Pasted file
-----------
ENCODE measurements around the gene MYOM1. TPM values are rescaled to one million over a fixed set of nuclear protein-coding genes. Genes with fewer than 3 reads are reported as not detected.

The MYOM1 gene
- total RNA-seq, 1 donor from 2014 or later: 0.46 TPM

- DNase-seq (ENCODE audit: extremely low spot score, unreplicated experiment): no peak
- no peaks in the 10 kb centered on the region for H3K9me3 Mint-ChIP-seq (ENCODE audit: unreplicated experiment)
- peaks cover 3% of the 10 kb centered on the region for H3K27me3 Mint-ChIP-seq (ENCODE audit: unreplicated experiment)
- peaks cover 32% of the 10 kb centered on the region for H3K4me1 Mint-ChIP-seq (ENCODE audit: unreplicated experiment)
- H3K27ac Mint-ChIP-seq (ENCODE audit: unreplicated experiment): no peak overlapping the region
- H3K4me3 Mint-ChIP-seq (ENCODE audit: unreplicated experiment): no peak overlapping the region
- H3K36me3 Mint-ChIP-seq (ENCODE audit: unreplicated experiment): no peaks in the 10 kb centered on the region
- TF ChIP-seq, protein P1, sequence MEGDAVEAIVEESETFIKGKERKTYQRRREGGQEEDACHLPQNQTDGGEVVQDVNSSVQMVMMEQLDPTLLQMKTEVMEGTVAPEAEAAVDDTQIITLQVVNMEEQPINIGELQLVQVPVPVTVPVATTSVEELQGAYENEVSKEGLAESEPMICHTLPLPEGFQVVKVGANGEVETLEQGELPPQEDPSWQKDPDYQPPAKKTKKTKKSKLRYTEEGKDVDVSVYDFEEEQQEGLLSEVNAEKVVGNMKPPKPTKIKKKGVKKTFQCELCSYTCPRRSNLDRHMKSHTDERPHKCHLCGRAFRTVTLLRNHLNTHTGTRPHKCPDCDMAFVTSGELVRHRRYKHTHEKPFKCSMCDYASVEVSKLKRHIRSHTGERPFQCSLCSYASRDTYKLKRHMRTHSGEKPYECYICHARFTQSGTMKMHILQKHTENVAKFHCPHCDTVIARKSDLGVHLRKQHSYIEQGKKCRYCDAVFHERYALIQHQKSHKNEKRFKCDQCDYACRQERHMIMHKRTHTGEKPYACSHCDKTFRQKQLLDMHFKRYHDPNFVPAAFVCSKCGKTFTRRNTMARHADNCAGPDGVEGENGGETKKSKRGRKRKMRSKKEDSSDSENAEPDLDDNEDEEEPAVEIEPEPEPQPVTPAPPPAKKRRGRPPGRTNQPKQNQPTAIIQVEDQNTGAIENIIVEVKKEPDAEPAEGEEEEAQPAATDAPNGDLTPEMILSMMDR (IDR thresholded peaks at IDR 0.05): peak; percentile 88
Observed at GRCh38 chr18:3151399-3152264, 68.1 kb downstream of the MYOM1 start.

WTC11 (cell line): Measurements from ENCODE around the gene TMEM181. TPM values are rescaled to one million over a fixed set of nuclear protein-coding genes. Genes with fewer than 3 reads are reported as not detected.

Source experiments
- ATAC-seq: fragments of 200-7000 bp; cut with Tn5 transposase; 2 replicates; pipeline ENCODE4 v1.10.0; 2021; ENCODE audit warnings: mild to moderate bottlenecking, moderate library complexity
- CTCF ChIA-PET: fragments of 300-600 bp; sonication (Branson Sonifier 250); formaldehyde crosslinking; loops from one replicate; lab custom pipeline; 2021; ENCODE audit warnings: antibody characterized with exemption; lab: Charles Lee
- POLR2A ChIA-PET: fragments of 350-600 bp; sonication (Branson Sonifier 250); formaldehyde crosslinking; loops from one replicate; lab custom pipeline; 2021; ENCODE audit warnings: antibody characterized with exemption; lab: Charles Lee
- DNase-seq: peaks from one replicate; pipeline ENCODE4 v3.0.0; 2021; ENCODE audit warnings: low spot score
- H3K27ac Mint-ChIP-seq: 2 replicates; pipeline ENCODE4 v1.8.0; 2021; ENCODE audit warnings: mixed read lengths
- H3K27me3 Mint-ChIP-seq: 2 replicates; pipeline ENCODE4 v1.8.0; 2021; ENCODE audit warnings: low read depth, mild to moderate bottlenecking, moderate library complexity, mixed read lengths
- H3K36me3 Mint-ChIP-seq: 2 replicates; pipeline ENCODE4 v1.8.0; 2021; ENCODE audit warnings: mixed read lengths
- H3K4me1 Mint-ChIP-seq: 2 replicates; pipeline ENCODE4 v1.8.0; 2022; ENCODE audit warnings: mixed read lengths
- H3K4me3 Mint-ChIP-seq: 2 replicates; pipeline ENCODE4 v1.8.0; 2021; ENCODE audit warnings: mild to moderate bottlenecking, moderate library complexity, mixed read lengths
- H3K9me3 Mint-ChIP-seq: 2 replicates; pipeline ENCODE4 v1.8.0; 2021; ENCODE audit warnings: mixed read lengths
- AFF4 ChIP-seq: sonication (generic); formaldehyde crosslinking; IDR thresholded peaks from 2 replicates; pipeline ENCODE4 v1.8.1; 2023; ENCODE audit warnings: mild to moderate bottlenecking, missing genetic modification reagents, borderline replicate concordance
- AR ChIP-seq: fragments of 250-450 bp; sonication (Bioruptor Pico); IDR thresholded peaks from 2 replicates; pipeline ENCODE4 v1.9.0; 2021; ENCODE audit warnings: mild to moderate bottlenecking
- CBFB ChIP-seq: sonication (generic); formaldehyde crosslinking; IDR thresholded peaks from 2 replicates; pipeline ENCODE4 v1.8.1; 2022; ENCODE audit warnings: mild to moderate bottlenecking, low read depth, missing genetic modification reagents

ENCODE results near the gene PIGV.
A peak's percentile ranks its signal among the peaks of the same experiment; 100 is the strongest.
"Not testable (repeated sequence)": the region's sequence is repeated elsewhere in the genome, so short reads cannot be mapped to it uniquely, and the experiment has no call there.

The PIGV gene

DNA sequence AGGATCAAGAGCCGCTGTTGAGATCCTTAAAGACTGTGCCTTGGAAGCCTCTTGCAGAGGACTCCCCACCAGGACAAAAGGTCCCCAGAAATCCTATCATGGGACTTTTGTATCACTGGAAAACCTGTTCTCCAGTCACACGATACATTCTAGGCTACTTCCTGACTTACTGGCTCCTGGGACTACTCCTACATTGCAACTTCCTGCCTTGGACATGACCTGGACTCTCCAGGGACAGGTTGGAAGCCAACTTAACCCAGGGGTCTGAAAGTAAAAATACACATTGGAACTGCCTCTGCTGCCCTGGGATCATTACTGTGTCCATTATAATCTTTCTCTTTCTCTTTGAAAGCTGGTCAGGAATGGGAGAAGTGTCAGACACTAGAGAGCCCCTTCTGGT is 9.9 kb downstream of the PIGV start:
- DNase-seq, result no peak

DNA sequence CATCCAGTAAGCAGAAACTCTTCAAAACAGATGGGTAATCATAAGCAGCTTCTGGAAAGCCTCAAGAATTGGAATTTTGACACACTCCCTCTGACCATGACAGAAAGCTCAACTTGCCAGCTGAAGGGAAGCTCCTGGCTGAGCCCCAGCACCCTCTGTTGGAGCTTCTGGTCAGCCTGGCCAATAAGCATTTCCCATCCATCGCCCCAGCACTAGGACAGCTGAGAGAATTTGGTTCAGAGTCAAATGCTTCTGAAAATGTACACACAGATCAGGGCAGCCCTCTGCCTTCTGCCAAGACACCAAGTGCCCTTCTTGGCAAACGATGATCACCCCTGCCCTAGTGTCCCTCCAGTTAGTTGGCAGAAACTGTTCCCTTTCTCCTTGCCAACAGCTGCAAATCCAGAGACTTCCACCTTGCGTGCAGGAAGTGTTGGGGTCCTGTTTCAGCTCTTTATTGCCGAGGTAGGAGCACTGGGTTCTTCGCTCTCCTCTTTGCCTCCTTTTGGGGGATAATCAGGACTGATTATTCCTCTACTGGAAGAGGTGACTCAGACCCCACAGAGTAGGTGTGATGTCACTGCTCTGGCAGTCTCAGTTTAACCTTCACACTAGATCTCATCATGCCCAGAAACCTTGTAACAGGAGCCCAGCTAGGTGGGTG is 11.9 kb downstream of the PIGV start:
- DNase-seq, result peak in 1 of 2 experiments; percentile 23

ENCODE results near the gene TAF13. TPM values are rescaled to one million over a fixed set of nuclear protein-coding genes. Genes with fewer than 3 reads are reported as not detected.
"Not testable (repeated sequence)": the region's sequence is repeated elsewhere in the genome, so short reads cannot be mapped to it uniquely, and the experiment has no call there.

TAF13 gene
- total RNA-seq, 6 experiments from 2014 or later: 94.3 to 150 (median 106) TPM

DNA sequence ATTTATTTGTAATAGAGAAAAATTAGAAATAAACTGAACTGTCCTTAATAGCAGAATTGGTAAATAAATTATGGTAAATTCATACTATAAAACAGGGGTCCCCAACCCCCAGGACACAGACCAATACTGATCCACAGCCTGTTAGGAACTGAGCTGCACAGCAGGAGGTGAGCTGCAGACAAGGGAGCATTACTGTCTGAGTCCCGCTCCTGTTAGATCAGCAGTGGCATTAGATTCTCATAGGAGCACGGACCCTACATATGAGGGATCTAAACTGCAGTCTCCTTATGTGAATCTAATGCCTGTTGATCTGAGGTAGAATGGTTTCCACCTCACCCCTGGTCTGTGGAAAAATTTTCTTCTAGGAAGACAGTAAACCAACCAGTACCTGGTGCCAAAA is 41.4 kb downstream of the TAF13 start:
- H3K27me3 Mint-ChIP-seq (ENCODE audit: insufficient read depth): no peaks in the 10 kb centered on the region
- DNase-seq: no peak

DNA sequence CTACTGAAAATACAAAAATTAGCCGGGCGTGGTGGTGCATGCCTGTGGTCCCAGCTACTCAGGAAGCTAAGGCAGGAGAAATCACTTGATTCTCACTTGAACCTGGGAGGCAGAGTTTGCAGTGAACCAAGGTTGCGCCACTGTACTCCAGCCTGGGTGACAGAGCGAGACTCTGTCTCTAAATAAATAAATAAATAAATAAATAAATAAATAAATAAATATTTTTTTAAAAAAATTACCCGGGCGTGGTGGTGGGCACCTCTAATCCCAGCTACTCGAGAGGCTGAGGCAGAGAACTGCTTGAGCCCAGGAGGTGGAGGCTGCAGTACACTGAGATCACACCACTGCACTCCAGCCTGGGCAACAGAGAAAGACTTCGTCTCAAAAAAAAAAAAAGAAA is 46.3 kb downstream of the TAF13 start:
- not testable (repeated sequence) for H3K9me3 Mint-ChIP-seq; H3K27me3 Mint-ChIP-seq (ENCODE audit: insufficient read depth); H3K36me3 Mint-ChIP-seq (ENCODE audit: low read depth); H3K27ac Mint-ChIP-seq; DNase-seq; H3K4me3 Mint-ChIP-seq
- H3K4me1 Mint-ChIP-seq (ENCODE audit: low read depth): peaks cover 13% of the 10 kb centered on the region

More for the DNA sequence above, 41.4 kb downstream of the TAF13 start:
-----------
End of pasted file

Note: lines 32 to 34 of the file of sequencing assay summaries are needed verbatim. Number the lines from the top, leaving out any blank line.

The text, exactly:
DNA sequence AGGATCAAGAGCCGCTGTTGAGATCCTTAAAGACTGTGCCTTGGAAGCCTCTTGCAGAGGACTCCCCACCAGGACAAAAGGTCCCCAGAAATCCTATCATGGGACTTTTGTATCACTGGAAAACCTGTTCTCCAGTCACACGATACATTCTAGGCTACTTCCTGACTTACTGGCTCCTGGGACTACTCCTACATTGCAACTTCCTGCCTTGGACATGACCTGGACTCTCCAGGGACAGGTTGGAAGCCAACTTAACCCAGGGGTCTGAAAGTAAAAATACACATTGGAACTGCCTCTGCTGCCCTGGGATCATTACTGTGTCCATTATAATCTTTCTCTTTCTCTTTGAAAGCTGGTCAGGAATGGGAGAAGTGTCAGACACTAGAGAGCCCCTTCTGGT is 9.9 kb downstream of the PIGV start:
- DNase-seq, result no peak

DNA sequence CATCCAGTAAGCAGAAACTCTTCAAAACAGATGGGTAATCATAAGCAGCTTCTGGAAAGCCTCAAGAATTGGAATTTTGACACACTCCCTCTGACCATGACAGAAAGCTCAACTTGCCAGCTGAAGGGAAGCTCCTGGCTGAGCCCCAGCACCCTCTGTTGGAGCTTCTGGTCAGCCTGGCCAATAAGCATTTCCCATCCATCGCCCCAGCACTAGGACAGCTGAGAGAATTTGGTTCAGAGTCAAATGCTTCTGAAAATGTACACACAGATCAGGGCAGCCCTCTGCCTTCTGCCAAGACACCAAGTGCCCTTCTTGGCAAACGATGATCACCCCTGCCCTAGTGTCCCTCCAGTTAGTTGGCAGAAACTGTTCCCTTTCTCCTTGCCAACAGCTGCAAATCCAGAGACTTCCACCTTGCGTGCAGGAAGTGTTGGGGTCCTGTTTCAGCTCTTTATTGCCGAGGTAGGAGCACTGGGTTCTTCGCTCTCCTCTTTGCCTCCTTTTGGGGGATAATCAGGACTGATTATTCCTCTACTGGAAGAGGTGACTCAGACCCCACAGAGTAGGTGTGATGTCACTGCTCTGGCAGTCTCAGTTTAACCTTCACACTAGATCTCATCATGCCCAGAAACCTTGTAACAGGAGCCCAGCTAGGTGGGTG is 11.9 kb downstream of the PIGV start: